Once upon a time there was a cat who lived in a large farmhouse in which there was a great number of mice. For many years the cat found no difficulty in catching as many mice as she wanted to eat, and she lived a very peaceful and pleasant life. But as time passed on she found that she was growing old and infirm, and that it was becoming more and more difficult for her to catch the same number of mice as before; so after thinking very carefully what was the best thing to do, she one day called all the mice together, and after promising not to touch them, she addressed them as follows:
"Oh! mice," said she, "I have called you together in order to say something to you. The fact is that I have led a very wicked life, and now, in my old age, I repent of having caused you all so much inconvenience and annoyance. So I am going for the future to turn over a new leaf. It is my intention now to give myself up entirely to religious contemplation and no longer to molest you, so henceforth you are at liberty to run about as freely as you will without fear of me. All I ask of you is that twice every day you should all file past me in procession and each one make an obeisance as you pass me by, as a token of your gratitude to me for my kindness."
When the mice heard this they were greatly pleased, for they thought that now, at last, they would be free from all danger from their former enemy, the cat. So they very thankfully promised to fulfill the cat's conditions, and agreed that they would file past her and make a salaam twice every day.
So when evening came the cat took her seat on a cushion at one end of the room, and the mice all went by in single file, each one making a profound salaam as it passed.
Now the cunning old cat had arranged this little plan very carefully with an object of her own; for, as soon as the procession had all passed by with the exception of one little mouse, she suddenly seized the last mouse in her claws without anybody else noticing what had happened, and devoured it at her leisure. And so twice every day, she seized the last mouse of the series, and for a long time lived very comfortably without any trouble at all in catching her mice, and without any of the mice realizing what was happening.
Now it happened that amongst these mice there were two friends, whose names were Rambé and Ambé, who were very much attached to one another. Now these two were much cleverer and more cunning than most of the others, and after a few days they noticed that the number of mice in the house seemed to be decreasing very much, in spite of the fact that the cat had promised not to kill any more. So they laid their heads together and arranged a little plan for future processions. They agreed that Rambé was always to walk at the very front of the procession of the mice, and the Ambé was to bring up the rear, and that all the time the procession was passing, Rambé was to call to Ambé, and Ambé to answer Rambé at frequent intervals. So next evening, when the procession started as usual, Rambé marched along in front, and Ambé took up his position last of all.
As soon as Rambé had passed the cushion where the cat was seated and had made his salaam, he called out in a shrill voice, "Where are you, Brother Ambé?"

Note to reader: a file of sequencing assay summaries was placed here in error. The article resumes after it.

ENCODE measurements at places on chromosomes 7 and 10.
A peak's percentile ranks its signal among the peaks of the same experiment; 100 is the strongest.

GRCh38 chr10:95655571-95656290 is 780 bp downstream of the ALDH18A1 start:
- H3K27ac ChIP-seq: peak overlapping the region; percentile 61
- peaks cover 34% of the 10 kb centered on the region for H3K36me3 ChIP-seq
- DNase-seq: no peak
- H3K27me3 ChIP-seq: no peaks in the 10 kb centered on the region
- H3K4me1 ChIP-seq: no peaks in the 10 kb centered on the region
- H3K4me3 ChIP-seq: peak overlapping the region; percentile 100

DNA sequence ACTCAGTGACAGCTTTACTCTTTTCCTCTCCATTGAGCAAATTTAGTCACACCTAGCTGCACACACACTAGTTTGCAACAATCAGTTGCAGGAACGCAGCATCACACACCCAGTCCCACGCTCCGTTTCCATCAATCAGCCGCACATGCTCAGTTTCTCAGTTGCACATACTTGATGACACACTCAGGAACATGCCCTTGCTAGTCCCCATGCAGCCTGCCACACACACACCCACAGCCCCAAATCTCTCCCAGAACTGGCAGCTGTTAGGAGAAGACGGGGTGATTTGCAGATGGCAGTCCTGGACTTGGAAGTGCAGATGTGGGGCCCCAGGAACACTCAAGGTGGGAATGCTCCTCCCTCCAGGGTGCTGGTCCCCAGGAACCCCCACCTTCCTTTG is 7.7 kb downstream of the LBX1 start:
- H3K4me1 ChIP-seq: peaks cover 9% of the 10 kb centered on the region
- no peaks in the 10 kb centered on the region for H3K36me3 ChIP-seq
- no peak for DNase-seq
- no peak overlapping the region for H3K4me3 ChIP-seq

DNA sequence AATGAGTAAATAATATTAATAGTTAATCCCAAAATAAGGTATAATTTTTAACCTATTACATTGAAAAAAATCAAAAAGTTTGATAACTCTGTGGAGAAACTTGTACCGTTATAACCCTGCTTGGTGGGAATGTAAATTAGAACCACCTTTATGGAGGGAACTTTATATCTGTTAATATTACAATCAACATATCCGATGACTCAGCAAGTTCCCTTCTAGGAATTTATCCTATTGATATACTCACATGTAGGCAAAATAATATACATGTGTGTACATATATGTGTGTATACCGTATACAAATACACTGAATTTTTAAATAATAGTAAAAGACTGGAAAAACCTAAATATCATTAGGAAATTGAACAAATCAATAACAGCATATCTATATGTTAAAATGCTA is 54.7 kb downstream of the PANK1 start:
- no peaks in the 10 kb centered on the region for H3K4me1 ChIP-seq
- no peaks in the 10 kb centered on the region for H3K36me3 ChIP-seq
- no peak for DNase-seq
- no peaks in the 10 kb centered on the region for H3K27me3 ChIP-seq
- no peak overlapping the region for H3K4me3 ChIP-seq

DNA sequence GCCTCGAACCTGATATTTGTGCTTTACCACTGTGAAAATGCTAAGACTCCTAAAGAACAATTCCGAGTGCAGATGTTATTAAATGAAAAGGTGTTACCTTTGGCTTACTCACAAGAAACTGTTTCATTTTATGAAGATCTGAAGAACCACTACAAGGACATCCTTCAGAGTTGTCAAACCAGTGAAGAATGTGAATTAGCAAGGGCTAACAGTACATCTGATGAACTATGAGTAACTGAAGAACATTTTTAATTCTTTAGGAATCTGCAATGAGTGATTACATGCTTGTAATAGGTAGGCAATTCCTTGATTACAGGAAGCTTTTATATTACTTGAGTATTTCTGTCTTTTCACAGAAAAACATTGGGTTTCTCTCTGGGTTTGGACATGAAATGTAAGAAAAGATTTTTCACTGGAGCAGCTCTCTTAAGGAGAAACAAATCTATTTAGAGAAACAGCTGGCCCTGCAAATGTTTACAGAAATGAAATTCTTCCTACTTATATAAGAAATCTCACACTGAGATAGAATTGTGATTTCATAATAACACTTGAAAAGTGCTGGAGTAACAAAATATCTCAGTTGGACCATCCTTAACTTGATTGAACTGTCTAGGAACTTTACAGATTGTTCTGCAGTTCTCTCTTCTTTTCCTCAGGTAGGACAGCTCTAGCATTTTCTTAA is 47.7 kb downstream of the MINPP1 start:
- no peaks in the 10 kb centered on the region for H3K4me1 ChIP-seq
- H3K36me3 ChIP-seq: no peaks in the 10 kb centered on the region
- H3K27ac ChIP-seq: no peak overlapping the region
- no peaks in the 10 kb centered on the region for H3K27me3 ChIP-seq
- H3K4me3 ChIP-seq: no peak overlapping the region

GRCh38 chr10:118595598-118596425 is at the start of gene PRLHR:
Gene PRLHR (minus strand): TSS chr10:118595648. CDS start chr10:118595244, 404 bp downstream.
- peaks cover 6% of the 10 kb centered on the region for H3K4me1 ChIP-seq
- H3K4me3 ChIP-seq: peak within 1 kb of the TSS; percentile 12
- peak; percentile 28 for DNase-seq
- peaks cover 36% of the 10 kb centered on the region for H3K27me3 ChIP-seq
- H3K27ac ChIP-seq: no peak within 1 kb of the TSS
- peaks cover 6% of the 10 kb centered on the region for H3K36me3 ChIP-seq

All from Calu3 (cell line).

"Here I am, Brother Rambé," squeaked the other from the rear of the procession.
And so they went on calling out and answering one another until they had all filed past the cat, who had not dared to touch Ambé as long as his brother kept calling to him.
The cat was naturally very much annoyed at having to go hungry that evening, and felt very cross all night. But she thought it was only an accident which had brought the two friends, one in front and one in rear of the procession, and she hoped to make up for her enforced abstinence by finding a particularly fat mouse at the end of the procession next morning. What, then, was her amazement and disgust when she found that on the following morning the very same arrangement had been made, and that Rambé called to Ambé, and Ambé answered Rambé until all the mice had passed her by, and so, for the second time, she was foiled of her meal. However, she disguised her feelings of anger and decided to give the mice one more trial; so in the evening she took her seat as usual on the cushion and waited for the mice to appear.
Meanwhile, Rambé and Ambé had warned the other mice to be on the lookout, and to be ready to take flight the moment the cat showed any appearance of anger. At the appointed time the procession started as usual, and as soon as Rambé had passed the cat he squeaked out, "Where are you, Brother Ambé?"
"Here I am, Brother Rambé," came the shrill voice from the rear.
This was more than the cat could stand. She made a fierce leap right into the middle of the mice, who, however, were thoroughly prepared for her, and in an instant they scuttled off in every direction to their holes. And before the cat had time to catch a single one, the room was empty and not a sign of a mouse was to be seen anywhere.
After this the mice were very careful not to put any further trust in the treacherous cat, who soon after died of starvation owing to her being unable to procure any of her customary food. But Rambé and Ambé lived for many years, and were held in high honor and esteem by all the other mice in the community.